Cultivating History Part 1: Full Circle’s Heirloom Cultivation
Through the quiet and rainy months of winter we study. We make many seed wish lists. Our most prized seeds are those that are open-pollinated, organic heirloom varieties that will undoubtedly inspire us as farmers, gardeners and eaters. By the end of March and early April these lists become reality.
When the seeds arrive we recognize them as old and unique legacies. They speak long traditions and stories. In choosing these seeds over the non-organic, GMO, tasteless, varieties, we renew our commitment that we will continue to protect our agricultural heritage for future generations.
This year our boys Clare and Miles, ages 5 and 7 respectively, got in the mix and shared their collection from our favorite organization, Seed Savers Exchange. Founded in 1975 with the mission of maintaining one of the largest non-governmental seed banks in North America, Seed Savers Exchange facilitates the collection and sale of open-pollinated, heirloom seeds.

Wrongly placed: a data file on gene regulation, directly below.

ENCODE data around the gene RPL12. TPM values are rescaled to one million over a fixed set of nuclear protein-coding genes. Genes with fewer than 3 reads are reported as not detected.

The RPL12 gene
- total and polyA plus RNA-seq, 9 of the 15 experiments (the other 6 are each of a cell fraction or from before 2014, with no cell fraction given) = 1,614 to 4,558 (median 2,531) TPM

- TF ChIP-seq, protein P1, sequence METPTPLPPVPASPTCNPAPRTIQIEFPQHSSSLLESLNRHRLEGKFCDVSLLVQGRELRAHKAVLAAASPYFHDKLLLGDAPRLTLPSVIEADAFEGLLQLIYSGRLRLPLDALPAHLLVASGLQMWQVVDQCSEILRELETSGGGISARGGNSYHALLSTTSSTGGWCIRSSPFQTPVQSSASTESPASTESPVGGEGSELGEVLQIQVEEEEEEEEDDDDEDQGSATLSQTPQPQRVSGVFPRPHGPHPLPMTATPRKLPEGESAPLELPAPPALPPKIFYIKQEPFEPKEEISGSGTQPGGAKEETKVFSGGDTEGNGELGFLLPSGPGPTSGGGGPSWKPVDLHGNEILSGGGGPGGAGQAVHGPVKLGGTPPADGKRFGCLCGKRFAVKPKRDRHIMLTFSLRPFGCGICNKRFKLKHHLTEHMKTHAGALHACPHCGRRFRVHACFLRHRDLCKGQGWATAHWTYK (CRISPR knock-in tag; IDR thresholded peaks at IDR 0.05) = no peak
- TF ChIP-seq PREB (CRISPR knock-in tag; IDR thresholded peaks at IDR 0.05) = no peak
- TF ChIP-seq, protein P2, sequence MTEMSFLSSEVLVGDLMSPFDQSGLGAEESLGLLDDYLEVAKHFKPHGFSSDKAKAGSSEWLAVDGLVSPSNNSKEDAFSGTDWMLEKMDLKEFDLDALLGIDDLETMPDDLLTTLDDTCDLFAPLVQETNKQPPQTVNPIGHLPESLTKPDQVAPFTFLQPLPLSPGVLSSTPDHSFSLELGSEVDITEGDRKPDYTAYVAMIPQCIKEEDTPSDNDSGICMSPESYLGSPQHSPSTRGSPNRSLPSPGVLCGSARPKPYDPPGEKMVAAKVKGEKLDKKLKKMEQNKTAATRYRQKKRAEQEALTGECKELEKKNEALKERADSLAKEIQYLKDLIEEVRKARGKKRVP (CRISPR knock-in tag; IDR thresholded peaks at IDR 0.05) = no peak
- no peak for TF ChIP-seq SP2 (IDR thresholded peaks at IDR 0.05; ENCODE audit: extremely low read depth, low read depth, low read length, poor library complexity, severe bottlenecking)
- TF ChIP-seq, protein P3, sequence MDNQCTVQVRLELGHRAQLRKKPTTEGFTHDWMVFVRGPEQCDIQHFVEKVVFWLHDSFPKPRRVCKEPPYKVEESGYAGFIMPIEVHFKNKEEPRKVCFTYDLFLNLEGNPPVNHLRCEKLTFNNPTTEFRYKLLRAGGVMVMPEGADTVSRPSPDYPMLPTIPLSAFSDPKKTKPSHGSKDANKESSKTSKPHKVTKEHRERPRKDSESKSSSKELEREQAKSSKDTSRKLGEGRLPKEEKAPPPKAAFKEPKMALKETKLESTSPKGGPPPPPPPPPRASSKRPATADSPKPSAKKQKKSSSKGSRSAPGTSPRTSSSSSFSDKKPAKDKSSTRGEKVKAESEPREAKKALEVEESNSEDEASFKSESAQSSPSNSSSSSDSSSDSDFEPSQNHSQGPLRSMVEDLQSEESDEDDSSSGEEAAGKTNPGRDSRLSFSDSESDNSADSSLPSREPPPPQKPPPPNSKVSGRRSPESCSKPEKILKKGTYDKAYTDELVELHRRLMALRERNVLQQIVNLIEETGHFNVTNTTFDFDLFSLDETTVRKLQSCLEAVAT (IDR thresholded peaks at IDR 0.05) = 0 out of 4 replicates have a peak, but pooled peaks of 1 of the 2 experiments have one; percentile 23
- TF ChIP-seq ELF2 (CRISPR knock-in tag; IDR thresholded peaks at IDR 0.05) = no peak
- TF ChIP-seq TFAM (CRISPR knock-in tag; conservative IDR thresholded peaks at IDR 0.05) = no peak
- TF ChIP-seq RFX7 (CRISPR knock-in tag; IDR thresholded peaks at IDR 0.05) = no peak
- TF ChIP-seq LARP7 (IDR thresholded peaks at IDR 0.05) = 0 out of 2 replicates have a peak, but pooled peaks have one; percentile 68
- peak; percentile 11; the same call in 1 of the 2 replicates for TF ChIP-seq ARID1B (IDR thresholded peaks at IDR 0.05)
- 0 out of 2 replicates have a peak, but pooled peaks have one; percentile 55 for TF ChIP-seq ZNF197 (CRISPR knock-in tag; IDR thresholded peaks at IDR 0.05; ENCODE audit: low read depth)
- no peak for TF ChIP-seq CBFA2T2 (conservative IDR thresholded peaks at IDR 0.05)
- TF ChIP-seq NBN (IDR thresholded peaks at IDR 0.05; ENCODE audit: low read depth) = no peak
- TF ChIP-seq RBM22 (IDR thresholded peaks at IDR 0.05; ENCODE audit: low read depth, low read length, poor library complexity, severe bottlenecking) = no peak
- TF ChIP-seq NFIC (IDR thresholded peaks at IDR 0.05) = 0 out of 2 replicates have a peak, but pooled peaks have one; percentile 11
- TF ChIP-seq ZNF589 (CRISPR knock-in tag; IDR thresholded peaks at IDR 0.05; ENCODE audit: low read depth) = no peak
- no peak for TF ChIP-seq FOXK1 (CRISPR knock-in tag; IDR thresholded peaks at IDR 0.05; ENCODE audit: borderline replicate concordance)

Strawberry Crown Winter Squash, Tennis Ball Lettuce, Black Sea Man Tomatoes and Sweet Blue Jade Corn are among the heirloom seeds chosen to add history and character to our fields. Heirloom seeds represent a time and place of geography and culture. They are there for us to learn from—and what better way to engage with the past than in the growing of heritage food?
At Full Circle’s farms we always do our best to grow with love and care. With the help of mother nature we’ll grow certified organic, open pollinated, fruits and vegetables, as well as many other wonderful descendants of the old world. We hope you will not only enjoy this healthy nutrition, but also be transformed by knowing you played a role in cultivating our shared agricultural heritage.
Learn more about these amazing varieties next week in Part 2, some of which have come halfway around the world to be cultivated and saved here in the Northwest.
What Heirloom varieties do you enjoy? Let us know in the comments.